Who am I?
That’s the question many of us try to answer or understand most of our lives. For some, it is quite easy to answer (or so they think). For others like myself, it’s a bit more complicated as we continue to live and evolve.
Let me tell you who I was 5 months ago. I will then tell you who I am today.
I was a 32-year-old Parskahay (Iranian-Armenian), a daughter, a sister, an aunt, a friend, a marketer with big career ambitions. I was lost. I was unhappy. I forgot who I was supposed to be and couldn’t get a grip on my busy North American life. It was all I’d known for over 20 years. I needed change – a radical one at that, which is what brought me to Armenia through Birthright Armenia.
I have always identified myself as Armenian, even though I was born in Iran and grew up in Canada. And so I felt like I never belonged. I visited Armenia for the first time in 2008 after I graduated from University. It was my homeland. It was beautiful. But alas, I still felt like I didn’t belong. I didn’t speak like a Hayastantsi, I looked more Russian than anything, and I dressed like a North American! I felt confused, and those feelings stayed pretty consistent during my next three visits to Armenia.
Fast forward to 5 months ago; I arrived with no expectations but a single goal in mind – to find myself. Whatever that meant. For the first time in my life, I didn’t have a plan, and I had no idea what I was going to do next. I decided to have a little faith, and live in the moment knowing that I had full control over my life. That approach has changed my perspective on life. It has allowed me to appreciate the small things, and to find joy in the most unexpected places.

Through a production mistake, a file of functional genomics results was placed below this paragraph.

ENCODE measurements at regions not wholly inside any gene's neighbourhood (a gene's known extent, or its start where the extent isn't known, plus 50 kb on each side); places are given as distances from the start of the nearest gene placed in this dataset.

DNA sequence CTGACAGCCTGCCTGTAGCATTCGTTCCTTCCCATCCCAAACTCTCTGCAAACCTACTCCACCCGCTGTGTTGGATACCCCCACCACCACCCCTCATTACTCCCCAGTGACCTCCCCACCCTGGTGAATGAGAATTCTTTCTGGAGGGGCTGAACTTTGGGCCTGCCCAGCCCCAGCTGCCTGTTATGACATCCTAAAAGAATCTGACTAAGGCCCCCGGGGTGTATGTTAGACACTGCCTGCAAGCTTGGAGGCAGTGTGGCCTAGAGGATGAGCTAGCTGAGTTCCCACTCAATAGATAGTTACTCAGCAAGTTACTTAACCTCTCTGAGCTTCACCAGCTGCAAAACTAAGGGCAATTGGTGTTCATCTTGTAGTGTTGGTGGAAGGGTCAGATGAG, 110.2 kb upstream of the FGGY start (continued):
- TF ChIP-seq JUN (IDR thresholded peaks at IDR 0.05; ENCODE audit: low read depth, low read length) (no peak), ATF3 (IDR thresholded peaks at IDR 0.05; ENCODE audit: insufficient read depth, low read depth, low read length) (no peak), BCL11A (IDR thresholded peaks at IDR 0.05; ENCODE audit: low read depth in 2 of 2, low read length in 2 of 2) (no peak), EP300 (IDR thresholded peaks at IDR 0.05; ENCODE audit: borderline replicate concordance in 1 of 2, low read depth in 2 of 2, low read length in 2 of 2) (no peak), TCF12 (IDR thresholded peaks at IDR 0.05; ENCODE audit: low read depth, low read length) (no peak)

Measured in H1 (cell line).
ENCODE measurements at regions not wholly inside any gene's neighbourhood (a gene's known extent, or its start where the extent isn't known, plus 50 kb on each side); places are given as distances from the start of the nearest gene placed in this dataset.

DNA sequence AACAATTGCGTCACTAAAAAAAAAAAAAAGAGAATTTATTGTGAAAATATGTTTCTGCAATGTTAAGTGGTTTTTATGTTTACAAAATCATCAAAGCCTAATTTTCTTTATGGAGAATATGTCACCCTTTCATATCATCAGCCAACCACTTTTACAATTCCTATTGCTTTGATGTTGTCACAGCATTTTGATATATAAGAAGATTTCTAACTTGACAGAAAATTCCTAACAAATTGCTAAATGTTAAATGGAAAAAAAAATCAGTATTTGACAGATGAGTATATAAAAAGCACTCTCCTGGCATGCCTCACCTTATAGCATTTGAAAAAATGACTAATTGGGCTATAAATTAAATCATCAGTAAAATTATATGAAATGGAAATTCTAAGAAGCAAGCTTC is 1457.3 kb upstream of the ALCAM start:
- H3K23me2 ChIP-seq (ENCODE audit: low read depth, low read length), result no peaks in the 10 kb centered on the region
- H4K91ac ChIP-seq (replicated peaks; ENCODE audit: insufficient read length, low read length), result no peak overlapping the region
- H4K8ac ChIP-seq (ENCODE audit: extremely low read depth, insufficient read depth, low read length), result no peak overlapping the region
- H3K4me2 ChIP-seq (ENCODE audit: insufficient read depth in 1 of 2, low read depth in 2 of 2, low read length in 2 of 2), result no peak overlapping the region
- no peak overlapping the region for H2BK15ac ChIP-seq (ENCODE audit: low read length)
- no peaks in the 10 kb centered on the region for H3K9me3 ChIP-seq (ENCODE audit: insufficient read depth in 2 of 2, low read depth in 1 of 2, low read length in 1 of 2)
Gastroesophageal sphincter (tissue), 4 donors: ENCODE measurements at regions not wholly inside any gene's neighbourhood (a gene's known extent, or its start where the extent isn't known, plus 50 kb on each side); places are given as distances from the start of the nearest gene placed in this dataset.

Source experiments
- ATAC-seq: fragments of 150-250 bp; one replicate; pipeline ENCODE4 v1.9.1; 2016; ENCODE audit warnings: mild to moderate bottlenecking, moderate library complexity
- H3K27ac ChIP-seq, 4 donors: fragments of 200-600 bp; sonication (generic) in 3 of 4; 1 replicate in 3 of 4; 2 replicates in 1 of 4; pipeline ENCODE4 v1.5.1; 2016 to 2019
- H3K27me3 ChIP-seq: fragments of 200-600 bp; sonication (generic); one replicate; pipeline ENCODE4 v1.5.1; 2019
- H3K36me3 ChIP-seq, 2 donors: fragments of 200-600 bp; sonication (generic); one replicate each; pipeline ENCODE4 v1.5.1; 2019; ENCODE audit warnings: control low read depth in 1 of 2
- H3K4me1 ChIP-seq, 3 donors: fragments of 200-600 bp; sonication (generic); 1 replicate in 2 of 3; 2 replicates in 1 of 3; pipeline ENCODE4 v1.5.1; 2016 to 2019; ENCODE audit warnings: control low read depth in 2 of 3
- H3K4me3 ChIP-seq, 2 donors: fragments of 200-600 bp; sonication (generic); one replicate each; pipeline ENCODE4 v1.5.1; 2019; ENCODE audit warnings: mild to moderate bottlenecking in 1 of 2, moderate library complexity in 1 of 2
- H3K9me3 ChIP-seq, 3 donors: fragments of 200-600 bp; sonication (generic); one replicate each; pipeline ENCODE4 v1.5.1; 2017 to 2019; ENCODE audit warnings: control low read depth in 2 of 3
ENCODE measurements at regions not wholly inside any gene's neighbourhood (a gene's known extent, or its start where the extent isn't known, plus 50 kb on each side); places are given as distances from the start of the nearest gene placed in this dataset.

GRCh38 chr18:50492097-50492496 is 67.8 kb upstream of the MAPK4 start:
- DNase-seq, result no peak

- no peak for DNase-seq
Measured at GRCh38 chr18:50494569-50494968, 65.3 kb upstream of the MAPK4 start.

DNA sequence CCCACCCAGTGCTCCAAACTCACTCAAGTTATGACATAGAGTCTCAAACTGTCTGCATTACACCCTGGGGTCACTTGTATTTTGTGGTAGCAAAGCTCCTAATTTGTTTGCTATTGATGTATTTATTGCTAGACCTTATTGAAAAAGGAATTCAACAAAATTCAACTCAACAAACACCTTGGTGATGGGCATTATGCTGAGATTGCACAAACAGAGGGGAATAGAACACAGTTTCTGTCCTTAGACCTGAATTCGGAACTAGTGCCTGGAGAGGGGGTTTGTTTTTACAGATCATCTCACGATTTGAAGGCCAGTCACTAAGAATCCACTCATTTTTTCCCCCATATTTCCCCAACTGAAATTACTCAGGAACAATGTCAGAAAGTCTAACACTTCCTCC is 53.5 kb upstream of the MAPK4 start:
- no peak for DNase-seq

Over the last 5 months, I have surprised myself and stepped fully out of my comfort zone. I have met so many wonderful individuals who have dubbed me “Mom.” Being one of the eldest in the group has its perks, I guess. But it’s these young volunteers who have, in fact, taught me so much (including patience – so so much of it) and have inspired me. They have all been so very unique in their own way, with so much ambition and hope. We have experienced so many things together, some quite emotional. Thinking back to sitting on the floor of the Gandzasar Monastery (Treasure Mountain) on our way back from Artsakh, in a circle, in silence and seeing the emotions, the tears, the stillness – that was monumental. You can thank Sevan for the tears.
Birthright Armenia has given me the courage to try new things without fear, to broaden my outlook on what is possible, and to dream big. In my time with the program, I have mentored young startuppers, judged an all-girl startup competition, appeared on a live national TV morning show, and worked in the world of football (soccer for you North Americans), which was a big dream of mine. I have learned to adapt to a new working culture and to find ways of contributing to projects that bring value long term.
The program has also allowed me to strengthen my Armenian communication skills – which as a diasporan, I always felt less than adequate in. I have negotiated pricing and charmed vendors while shopping at the Vernissage market, managed to get into an argument with a taxi driver and communicated my frustration with him, and even discussed a new pre-incubation program on a live national TV program – all of which I’m all equally proud of. Even though I may speak differently than the locals, I now have the confidence to live amongst them without the fear of not being understood.
I started this journey with a plan to stay for 3 months. Like most volunteers, I extended my stay once I realized that I needed more time to immerse myself in my culture truly. I needed time to be still and to reflect and to feel and to discover. Being away from the stresses of my North American life, I have given myself the freedom to live, to laugh, and to love. I leave Armenia with a different perspective of what is important to me in life. I leave knowing I now have a place I can always call home without feeling like an imposter. This experience has shifted my priorities and what I want from my life. And isn’t that what the journey of self-discovery is about?
So let me tell you who I am today. I am fierce. I am motivated. I am ever-changing. I am grateful. I am happy. I am a proud Armenian.
Thank you, Birthright Armenia, for challenging my perception of my identity and giving me the freedom to rediscover and love myself. What an epic journey it has been. To be continued…